Sticks and Stones


Sticks and stones may break my bones, but words will never hurt me.


Sticks and stones may indeed break my bones, but words have the power to stay with me forever.

Somebody from my primary school (children aged 4-11 for those of you outside of the UK) must have been in a nostalgic mood recently as they had posted up a selection of class photographs on Facebook, taken about 23 years ago. They appeared on my wall because one of my friends was tagged in there, and they instantly brought back a ton of memories.

Looking at those photographs, I can probably remember about 40% of those names, but there, right in the centre of one of them, was a little boy with tight curly hair, a pasty complexion and thick rimmed glasses. For the purposes of anonymity, I’m going to call him X.

I read through the many comments that had been written underneath by people that I hadn’t seen or thought about in years.

However, one in particular stood out.

I forgot that we went to school with Napoleon Dynamite.

Someone else had written something below about feeling guilt, but laughed about it all the same. My heart sank. I remember him, I remember his name and I even remember a cruel nickname that we called him. This skinny little boy was quiet and shy, and was bullied mercilessly to the point where he left the school because of the abuse that he suffered from so many. While I never considered myself to be a mean girl (although I wasn’t perfect), I remember one incident that still makes my stomach churn a little, all these years later.

Our primary school didn’t have a canteen, so we had to walk up to another building further up the road for our lunch, during which we were expected to hold hands in pairs. Nobody ever wanted to be near him, so he was forced to hold the hand of his sister, who was equally ostracised. I remember that they were walking in front of me once, and he turned around and looked at me.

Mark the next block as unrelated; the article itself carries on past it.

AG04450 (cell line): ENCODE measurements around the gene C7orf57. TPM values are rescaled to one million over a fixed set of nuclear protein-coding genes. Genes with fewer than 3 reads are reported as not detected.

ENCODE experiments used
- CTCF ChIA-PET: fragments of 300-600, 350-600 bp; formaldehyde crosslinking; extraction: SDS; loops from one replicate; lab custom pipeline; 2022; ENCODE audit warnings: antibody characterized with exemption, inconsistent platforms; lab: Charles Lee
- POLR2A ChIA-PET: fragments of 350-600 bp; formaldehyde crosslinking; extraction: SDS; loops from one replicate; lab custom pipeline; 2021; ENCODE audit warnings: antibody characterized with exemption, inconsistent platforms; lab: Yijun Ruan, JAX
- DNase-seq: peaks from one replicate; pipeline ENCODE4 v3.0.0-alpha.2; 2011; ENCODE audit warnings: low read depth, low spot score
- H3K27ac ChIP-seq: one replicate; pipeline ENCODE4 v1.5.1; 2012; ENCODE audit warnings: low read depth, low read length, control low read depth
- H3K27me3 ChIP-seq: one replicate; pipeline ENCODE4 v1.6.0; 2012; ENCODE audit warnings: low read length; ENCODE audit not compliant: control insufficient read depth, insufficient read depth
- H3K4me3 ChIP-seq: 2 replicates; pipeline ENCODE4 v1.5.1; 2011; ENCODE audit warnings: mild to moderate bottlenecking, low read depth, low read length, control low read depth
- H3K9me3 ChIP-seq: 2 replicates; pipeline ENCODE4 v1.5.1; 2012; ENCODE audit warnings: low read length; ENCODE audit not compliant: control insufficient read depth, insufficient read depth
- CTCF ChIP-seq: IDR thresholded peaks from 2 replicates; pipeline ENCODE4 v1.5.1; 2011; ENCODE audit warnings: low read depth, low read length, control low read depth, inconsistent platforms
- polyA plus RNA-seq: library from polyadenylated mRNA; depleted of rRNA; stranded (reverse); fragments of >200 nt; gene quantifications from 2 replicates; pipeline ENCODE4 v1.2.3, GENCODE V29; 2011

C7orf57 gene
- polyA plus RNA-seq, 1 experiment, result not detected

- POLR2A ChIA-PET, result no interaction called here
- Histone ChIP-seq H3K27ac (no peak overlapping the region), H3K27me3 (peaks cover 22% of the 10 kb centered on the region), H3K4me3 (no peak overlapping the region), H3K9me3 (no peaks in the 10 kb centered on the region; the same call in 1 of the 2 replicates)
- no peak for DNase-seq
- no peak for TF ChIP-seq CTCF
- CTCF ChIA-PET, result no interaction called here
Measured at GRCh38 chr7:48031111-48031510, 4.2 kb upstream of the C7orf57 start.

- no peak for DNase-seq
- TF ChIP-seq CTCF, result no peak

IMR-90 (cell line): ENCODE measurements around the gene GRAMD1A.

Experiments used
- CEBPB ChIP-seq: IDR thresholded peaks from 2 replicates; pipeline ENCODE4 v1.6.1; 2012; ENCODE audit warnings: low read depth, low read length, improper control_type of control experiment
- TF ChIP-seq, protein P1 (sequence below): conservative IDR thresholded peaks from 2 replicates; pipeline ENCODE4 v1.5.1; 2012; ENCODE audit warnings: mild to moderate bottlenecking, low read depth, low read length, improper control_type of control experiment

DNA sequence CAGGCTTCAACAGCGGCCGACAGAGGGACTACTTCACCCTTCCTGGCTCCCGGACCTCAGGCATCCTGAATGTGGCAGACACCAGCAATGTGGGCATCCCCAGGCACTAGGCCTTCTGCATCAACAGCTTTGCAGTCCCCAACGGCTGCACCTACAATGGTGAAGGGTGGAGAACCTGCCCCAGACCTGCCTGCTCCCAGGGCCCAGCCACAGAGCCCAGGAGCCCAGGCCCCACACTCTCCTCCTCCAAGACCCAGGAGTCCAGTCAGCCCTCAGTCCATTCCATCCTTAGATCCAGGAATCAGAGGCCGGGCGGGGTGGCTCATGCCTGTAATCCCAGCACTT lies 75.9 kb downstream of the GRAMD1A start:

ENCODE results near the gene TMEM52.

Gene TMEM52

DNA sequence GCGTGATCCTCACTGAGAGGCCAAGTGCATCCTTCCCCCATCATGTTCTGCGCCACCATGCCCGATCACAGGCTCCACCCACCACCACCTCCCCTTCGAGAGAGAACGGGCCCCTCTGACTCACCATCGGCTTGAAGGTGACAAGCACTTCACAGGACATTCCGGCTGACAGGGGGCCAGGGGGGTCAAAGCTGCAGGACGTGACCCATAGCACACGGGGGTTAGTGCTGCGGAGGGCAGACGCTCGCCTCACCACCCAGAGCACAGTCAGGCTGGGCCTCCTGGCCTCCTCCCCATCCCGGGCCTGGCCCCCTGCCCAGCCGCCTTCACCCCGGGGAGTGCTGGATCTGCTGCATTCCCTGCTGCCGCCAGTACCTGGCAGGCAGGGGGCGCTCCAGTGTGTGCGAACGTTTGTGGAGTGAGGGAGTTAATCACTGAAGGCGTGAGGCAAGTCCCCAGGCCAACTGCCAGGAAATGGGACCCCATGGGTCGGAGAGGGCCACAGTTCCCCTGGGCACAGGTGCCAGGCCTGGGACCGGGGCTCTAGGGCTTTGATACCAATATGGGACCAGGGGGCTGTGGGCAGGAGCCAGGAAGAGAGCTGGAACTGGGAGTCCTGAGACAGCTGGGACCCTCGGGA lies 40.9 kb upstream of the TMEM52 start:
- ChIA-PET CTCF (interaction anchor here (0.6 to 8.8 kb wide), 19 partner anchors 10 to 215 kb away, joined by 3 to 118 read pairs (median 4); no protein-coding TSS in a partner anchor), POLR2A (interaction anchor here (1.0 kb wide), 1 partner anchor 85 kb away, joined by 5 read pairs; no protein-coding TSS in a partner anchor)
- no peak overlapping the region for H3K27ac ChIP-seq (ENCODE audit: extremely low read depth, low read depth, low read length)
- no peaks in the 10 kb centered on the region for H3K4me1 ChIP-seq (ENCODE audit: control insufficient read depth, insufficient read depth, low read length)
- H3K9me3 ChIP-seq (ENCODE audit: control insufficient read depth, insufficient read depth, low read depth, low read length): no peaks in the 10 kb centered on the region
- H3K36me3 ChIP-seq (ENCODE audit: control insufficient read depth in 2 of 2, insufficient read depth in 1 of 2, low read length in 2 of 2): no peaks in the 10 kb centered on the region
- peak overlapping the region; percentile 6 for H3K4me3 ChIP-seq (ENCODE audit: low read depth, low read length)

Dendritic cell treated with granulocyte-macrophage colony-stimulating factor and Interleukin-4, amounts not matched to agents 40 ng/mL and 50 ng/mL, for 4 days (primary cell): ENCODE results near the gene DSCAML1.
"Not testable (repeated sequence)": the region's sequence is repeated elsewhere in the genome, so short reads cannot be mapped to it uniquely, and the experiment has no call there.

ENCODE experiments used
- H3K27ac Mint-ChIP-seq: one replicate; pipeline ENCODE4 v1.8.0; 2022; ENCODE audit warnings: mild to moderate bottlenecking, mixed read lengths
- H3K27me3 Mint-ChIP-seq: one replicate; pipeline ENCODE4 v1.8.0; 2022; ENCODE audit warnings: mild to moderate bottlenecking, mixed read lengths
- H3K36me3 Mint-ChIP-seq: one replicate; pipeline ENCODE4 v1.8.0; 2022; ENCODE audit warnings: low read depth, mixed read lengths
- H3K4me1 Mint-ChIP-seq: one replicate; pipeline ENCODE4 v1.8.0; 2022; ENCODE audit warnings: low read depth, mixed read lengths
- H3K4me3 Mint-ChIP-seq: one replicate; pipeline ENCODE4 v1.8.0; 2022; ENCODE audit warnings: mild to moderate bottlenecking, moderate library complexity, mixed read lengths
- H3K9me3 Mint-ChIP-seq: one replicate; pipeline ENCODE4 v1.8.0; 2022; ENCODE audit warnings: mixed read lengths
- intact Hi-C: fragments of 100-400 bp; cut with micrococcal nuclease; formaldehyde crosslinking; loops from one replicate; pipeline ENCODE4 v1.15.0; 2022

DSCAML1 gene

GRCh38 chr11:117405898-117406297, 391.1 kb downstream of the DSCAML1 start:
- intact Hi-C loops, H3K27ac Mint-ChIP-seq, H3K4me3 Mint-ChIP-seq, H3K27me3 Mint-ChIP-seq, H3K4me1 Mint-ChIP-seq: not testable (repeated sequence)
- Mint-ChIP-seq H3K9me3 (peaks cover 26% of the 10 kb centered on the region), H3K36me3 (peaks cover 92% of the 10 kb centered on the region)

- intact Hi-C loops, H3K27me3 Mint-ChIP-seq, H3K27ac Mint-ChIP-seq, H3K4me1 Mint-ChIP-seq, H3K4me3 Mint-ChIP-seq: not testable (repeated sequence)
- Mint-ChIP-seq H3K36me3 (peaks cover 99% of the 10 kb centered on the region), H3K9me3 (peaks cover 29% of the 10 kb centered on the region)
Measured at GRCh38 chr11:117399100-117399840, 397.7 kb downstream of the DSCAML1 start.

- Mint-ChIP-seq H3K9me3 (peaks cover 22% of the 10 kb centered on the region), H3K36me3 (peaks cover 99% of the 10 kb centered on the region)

“Eww, you’re kissing your sister,” I said to him, laughing with my friends and backing away so I wouldn’t have to walk near him. Even at that age, I knew what I had said was wrong, and I have no idea why I felt prompted to join in with everyone else. To my recollection that was the only thing I ever said to him during my entire school life with him. He didn’t say anything, he never said anything, he just turned around and carried on walking. I had no reason to dislike him – he never did anything to me at all, but I didn’t talk to him, I didn’t include him, I didn’t invite him to any of my parties. Almost nobody did – in my own little bubble he simply didn’t exist.

Karma came to bite me on the ass when I started high school. I was what my students would describe as a ‘boffin’ – I worked hard, was in the top sets for everything, played in the orchestra and band, was on the badminton team, and to my recollection received only one or two detentions throughout my five years at the school. Looking back, I was a bit of a know-it-all, I wasn’t considered to be as attractive and didn’t possess the same social skills as some of the more popular girls, but aside from getting involved in silly girly politics, I didn’t intentionally go out of my way to hurt anyone else and I had some friends.


One boy in particular despised me almost from the first moment he met me, and he and his cronies tortured me for almost the entirety of my teenage academic life. He learned how to flick spit with the end of his tongue and he would frequently spit in my hair when stood behind me in a line. If I did or said something in a lesson he would go out of his way to tell the teacher to try and get me into trouble. He would concoct lies, spread rumours, and tell the older girls that I had said things about them to try and get them to beat me up. On several occasions, it almost worked, and being surrounded by lots of students while an older girl threatened me, screamed at me and pulled my hair because she had been told I’d been mean to her sister by this boy still remains one of the most terrifying moments of my entire life. He and his friends used to take great delight by repeating my name over and over whenever I would walk into a room, or would call me fat or ugly. When my friend tried to stand up for me, they did it to her too. Unfortunately, I was in most of my lessons too, and so it went on all day, every day.